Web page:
Standard & Poor’s has agreed to pay more than $58 million to settle charges brought by the U.S. Securities and Exchange Commission, which alleged the ratings company engaged in “fraudulent misconduct” in how it rated certain commercial mortgage-backed securities (CMBS).
The SEC’s action is the first-ever against a major ratings firm and requires S&P to take a one-year suspension from rating certain CMBS in addition to the monetary fine.
“Investors rely on credit rating agencies like Standard & Poor’s to play it straight when rating complex securities,” said Andrew Ceresney, director of the SEC Enforcement Division. “But Standard & Poor’s elevated its own financial interests above investors by loosening its rating criteria to obtain business and then obscuring these changes from investors.”
Three orders were issued against S&P. One was related to the misrepresentation of rating methodology, while another related to a “false and misleading article” about the rating company’s new criteria initiated in 2012. The third cited internal controls failures in S&P’s oversight of residential mortgage-backed securities ratings.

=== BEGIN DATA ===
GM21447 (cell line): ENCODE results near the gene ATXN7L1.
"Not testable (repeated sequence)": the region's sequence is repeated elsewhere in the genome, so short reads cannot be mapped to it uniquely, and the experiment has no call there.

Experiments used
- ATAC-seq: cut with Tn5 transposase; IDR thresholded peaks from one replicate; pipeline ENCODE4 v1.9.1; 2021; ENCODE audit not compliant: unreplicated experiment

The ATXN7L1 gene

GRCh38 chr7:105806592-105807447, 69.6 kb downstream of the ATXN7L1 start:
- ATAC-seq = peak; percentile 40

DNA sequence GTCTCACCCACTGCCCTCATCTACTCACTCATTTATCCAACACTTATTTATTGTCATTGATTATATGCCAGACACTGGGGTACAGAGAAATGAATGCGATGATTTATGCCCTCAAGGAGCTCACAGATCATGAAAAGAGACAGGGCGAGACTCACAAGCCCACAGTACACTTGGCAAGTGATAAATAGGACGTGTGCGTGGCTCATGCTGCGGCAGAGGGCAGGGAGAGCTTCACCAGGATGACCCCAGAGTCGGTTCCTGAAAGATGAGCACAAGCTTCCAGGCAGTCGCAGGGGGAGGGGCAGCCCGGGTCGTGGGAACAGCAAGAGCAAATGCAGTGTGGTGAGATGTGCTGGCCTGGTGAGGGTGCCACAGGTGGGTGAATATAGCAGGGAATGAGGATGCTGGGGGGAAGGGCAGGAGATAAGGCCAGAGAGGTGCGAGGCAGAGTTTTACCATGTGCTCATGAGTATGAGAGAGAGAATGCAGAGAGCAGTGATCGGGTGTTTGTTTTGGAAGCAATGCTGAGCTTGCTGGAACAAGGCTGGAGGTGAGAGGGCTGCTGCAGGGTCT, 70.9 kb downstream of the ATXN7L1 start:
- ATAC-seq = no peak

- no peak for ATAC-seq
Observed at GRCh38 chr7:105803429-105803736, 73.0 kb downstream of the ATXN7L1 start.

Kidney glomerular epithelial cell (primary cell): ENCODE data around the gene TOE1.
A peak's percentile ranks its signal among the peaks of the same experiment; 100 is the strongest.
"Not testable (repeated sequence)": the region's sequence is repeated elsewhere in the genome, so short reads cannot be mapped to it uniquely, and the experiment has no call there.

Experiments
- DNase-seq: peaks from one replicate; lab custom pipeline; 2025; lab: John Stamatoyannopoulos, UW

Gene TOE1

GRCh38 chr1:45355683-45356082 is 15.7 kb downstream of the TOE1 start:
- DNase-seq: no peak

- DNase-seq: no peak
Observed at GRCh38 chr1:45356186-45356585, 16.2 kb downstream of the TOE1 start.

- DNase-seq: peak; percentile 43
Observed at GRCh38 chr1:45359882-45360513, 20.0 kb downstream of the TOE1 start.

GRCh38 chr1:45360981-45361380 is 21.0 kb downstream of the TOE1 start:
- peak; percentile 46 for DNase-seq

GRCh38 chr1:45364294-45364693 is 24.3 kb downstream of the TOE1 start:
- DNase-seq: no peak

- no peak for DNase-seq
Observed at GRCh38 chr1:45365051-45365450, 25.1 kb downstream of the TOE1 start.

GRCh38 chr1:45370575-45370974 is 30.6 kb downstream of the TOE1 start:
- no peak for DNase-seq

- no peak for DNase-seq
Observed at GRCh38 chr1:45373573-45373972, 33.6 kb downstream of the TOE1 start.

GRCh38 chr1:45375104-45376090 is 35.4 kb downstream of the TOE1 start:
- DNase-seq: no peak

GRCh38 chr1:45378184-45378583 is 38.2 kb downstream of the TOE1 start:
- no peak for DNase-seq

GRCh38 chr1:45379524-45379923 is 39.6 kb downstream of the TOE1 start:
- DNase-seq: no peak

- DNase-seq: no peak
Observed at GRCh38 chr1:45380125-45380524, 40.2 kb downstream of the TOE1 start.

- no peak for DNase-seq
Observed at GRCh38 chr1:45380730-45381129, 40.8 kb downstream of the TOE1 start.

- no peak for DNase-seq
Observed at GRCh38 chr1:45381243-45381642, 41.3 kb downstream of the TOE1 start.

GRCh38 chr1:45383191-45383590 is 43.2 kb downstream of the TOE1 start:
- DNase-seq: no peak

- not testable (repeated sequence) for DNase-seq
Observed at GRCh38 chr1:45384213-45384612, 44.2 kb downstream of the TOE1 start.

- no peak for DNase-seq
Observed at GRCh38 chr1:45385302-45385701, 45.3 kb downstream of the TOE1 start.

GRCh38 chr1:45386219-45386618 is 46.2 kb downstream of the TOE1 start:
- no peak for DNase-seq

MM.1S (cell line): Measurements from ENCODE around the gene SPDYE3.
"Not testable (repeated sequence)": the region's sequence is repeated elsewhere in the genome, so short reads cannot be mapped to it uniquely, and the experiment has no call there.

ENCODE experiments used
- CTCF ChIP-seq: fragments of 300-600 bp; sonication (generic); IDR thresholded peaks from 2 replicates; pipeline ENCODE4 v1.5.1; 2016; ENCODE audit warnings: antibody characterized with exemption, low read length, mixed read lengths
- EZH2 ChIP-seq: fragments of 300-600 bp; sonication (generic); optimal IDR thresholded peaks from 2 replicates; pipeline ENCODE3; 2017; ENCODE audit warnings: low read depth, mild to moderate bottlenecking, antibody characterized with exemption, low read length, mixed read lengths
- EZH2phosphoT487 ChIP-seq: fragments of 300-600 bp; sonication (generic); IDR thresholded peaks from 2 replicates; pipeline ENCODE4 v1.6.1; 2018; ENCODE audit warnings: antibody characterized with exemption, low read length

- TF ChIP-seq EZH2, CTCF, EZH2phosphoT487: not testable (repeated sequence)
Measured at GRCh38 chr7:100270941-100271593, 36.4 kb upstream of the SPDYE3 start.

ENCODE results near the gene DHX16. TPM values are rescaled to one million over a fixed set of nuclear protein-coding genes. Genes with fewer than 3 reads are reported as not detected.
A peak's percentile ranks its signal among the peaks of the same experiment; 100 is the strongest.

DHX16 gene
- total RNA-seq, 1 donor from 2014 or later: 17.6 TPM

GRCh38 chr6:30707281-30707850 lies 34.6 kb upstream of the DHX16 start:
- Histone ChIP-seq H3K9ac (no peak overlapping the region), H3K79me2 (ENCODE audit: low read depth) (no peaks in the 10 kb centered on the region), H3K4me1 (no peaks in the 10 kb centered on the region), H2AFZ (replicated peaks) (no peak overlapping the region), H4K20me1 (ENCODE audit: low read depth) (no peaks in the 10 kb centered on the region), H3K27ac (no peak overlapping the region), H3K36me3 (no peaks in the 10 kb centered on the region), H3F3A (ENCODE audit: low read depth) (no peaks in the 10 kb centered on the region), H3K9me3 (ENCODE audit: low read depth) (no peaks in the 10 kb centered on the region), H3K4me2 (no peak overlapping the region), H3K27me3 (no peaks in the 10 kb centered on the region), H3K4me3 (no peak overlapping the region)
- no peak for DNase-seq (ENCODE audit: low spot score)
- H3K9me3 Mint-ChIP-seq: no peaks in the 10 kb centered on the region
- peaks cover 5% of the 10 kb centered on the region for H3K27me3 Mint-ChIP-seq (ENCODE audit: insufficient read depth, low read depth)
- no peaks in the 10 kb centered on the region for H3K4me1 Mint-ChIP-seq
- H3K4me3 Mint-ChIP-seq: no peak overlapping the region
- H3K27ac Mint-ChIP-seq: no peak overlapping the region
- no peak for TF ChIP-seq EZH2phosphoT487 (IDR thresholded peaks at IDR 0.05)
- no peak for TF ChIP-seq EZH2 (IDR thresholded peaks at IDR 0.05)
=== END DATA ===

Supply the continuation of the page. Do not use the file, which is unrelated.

S&P will pay another $19 million in addition to the SEC fine to settle parallel cases announced Wednesday by the New York and Massachusetts Attorney Generals’ offices.
Former S&P executive Barbara Duka, who oversaw S&P’s CMBS Group, was also charged by the SEC in a related case. She is planning to contest the charges in administrative court.